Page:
Search Images Maps Play YouTube News Gmail Drive More »
Sign in
Screen reader users: click this link for accessible mode. Accessible mode has the same essential features but works better with your reader.

Patents

  1. Advanced Patent Search
Publication numberUS6669806 B1
Publication typeGrant
Application numberUS 09/490,954
Publication dateDec 30, 2003
Filing dateJan 24, 2000
Priority dateAug 15, 1998
Fee statusPaid
Also published asCA2340691A1, CA2340691C, DE69907691D1, DE69907691T2, EP1105281A1, EP1105281B1, WO2000009315A1
Publication number09490954, 490954, US 6669806 B1, US 6669806B1, US-B1-6669806, US6669806 B1, US6669806B1
InventorsAndrew P Godbehere, Stephen Williams, Robert D Spear
Original AssigneeBae Systems Plc
Export CitationBiBTeX, EndNote, RefMan
External Links: USPTO, USPTO Assignment, Espacenet
Method of constructing skin for a member of a body such as an aircraft
US 6669806 B1
Abstract
The method of constructing a skin for a member 30 of a body such as an aircraft comprises providing from a multi-axial fabric first and second pieces A, A1 shaped to correspond respectively to the shape of the member 30 to be covered by the skin and to the shape of a similar member 32 on the opposite side of the body, and inverting one of the pieces and placing it on the other. The method may include providing third and fourth pieces B, B1 from multi-axial fabric shaped to correspond respectively to the shape of the member 30 to be covered by the skin and to the shape of the similar member 32 on the opposite side of the body and inverting one of the third and fourth pieces B, B1 and placing it on the other to form a skin for the similar member. In order to minimise wastage the method preferably includes forming the first piece A and third piece B from areas of the fabric which lie alongside each other and/or forming the second piece A1 and the fourth B1 piece from areas of the fabric which lie alongside each other.
Images(2)
Previous page
Next page
Claims(17)
What is claimed is:
1. A method of constructing a skin for a member of a body such as an aircraft, the method comprising the steps of
providing a multi-axial fabric having at least three differently oriented fiber layers,
forming first and second pieces from said multi-axial fabric so that said first and second pieces are shaped to correspond respectively to a shape of a member on one side of said body to be covered by said skin and to a shape of a similar member on an opposite side of said body,
inverting one of said first and second pieces, and
placing said one of said first and second pieces on the other of said first and second pieces to form said skin for said member.
2. The method of claim 1, further comprising the steps of
forming third and fourth pieces from said multi-axial fabric such that said third and fourth pieces are shaped to correspond respectively to the shape of said member on said one side of a body and to the shape of said similar member on said opposite side of the body to be covered by said skin,
inverting one of said third and fourth pieces, and
placing said one of said third and fourth pieces on the other of said third and fourth pieces to form said skin for said similar member.
3. The method of claim 1, further comprising the step of placing said first and second pieces one upon the other and bonding them together.
4. A method of constructing a skin for a member of a body, the method comprising the steps of
providing a multi-axial fabric having at least three differently oriented fiber layers,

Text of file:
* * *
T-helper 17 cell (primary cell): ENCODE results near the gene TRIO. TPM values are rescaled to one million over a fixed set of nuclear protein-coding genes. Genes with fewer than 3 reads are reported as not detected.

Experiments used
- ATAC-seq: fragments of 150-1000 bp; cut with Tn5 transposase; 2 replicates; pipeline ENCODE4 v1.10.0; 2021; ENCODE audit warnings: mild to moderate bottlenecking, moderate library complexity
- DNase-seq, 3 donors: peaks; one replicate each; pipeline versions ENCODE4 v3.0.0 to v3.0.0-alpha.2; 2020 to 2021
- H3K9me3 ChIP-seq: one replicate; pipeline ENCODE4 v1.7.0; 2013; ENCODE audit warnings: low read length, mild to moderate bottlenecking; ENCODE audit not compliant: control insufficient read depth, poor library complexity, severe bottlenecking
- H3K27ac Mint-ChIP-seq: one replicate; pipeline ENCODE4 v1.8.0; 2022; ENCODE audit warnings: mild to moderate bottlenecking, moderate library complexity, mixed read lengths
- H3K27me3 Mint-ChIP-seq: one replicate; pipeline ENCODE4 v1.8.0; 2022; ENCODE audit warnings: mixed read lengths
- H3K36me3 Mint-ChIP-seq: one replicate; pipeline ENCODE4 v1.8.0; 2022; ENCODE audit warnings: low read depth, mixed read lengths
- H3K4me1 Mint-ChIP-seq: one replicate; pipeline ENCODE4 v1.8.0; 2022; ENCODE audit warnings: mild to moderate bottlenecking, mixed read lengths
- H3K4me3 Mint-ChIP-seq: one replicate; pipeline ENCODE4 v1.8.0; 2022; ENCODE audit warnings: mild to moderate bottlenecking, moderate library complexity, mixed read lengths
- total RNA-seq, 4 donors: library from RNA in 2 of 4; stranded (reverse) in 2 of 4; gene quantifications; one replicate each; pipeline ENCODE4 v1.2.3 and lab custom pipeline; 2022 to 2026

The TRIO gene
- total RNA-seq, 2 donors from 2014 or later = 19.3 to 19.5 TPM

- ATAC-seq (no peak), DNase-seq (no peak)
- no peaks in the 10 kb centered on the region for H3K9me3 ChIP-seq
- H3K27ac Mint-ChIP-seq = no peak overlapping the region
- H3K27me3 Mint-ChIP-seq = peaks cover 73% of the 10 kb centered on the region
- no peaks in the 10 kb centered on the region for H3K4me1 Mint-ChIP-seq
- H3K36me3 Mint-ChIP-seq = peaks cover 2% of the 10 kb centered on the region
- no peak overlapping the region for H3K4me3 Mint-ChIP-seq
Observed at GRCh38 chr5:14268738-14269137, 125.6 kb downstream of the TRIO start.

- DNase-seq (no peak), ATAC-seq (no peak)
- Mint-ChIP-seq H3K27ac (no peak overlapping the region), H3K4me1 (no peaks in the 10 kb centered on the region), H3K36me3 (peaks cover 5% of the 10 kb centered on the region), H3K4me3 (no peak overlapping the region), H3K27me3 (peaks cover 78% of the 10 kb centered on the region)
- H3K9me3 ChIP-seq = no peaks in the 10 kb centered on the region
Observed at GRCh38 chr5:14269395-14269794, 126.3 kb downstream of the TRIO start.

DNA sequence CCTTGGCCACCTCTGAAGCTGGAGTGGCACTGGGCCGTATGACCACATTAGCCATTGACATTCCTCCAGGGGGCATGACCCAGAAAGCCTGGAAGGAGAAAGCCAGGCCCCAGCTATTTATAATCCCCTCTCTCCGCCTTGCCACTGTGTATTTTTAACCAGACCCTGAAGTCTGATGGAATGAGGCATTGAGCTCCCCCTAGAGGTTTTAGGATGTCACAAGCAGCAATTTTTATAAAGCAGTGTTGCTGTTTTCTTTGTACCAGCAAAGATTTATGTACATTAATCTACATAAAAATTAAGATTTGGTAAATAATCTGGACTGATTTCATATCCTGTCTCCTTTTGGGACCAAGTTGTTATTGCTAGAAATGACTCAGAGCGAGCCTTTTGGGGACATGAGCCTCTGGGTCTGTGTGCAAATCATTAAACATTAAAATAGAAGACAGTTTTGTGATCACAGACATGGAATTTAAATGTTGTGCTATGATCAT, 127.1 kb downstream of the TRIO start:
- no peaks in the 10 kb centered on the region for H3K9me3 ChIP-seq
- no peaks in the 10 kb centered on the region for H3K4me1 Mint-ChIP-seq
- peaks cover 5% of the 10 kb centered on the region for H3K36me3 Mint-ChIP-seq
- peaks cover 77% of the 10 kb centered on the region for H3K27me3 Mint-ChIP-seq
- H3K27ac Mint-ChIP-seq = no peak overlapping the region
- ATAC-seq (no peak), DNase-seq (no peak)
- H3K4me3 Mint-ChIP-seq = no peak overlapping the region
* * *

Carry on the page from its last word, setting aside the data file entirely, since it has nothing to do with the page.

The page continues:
forming first and second pieces from said multi-axial fabric so that said first and second pieces are shaped to correspond respectively to a shape of a member on one side of said body to be covered by said skin and to a shape of a similar member on an opposite side of said body,
forming third and fourth pieces from said multi-axial fabric such that said third and fourth pieces are shaped to correspond respectively to the shape of said member on said one side of a body and to the shape of said similar member on said opposite side of the body to be covered by said skin,
said first and third pieces being formed from areas of said multi-axial fabric which lie alongside each other and said second and fourth pieces being formed from areas of said multi-axial fabric which lie alongside each other,
inverting one of said first and second pieces,
placing said one of said first and second pieces on the other of said first and second pieces to form said skin for said member
inverting one of said third and fourth pieces, and
placing said one of said third and fourth pieces on the other of said third and fourth pieces to form said skin for said similar member.
5. The method of claim 4, in which said areas of said fabric from which said pieces are formed are elongate and extend substantially in a common longitudinal direction.
6. The method of claim 5, comprising forming said multi-axial fabric with a layer of fibers extending in said longitudinal direction of said areas.
7. A method of constructing a skin for a member of a body, the method comprising the steps of
providing a multi-axial fabric having at least three differently oriented fiber layers by joining together edges of a plurality of lengths of fabric,
forming first and second pieces from said multi-axial fabric so that said first and second pieces are shaped to correspond respectively to a shape of a member on one side of said body to be covered by said skin and to a shape of a similar member on an opposite side of said body,
inverting one of said first and second pieces, and
placing said one of said first and second pieces on the other of said first and second pieces to form said skin for said member.
8. The method of claim 7, comprising joining said lengths of fabric so that corresponding multi-axial layers of said lengths of fabric are in the same plane.
9. The method of claim 7, comprising joining said lengths of fabric so that a joint line formed by joining together said edges of said lengths of fabric runs through each of said pieces of fabric.
10. The method of claim 7, comprising joining together said edges using a laying-up process.
11. The method of claim 7, comprising producing at least one of said first and second pieces in such a way that said at least one piece of said first and second pieces is formed partly from one of said plurality of lengths of fabric and partly of another jointed thereto.
12. The method of claim 11, comprising joining together said edges of said lengths of fabric to form a joint which runs in one of the axial directions of the multi-axial fabric.
13. The method of claim 12, comprising forming said joint so that said joint runs in a longitudinal axial direction of the multi-axial fabric.